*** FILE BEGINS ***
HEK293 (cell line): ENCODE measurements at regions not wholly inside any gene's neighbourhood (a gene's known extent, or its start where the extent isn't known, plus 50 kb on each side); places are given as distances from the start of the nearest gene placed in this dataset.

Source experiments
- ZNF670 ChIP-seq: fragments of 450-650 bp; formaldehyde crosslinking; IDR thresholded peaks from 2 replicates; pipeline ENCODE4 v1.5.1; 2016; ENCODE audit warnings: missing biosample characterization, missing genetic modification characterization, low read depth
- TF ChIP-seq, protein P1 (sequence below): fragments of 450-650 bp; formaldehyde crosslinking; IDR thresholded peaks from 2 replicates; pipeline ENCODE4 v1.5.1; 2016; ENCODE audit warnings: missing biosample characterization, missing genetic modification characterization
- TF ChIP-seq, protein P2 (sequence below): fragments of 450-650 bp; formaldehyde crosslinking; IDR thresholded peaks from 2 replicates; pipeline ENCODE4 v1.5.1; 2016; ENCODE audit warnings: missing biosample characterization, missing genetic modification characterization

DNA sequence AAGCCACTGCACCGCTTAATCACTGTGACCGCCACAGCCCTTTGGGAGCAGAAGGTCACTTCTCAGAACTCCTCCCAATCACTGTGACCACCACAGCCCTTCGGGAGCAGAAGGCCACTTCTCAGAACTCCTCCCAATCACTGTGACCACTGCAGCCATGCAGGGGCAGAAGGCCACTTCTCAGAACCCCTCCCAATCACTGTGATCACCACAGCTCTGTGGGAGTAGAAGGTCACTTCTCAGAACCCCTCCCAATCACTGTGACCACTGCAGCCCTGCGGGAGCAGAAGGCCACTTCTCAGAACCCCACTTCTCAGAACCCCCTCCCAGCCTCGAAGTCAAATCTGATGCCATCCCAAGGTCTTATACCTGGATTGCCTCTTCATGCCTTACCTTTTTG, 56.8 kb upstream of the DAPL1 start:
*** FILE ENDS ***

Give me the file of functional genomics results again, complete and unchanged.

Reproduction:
HEK293 (cell line): ENCODE measurements at regions not wholly inside any gene's neighbourhood (a gene's known extent, or its start where the extent isn't known, plus 50 kb on each side); places are given as distances from the start of the nearest gene placed in this dataset.

Source experiments
- ZNF670 ChIP-seq: fragments of 450-650 bp; formaldehyde crosslinking; IDR thresholded peaks from 2 replicates; pipeline ENCODE4 v1.5.1; 2016; ENCODE audit warnings: missing biosample characterization, missing genetic modification characterization, low read depth
- TF ChIP-seq, protein P1 (sequence below): fragments of 450-650 bp; formaldehyde crosslinking; IDR thresholded peaks from 2 replicates; pipeline ENCODE4 v1.5.1; 2016; ENCODE audit warnings: missing biosample characterization, missing genetic modification characterization
- TF ChIP-seq, protein P2 (sequence below): fragments of 450-650 bp; formaldehyde crosslinking; IDR thresholded peaks from 2 replicates; pipeline ENCODE4 v1.5.1; 2016; ENCODE audit warnings: missing biosample characterization, missing genetic modification characterization

DNA sequence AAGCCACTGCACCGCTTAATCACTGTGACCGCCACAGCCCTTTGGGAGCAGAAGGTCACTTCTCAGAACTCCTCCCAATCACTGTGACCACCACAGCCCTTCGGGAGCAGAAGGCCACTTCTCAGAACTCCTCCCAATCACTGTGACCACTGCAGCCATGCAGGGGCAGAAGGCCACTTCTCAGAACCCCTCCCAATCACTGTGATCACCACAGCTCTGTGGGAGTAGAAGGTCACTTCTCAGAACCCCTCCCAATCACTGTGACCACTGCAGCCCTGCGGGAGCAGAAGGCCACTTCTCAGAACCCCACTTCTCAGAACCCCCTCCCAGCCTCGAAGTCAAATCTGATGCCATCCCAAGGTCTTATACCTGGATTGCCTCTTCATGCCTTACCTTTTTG, 56.8 kb upstream of the DAPL1 start: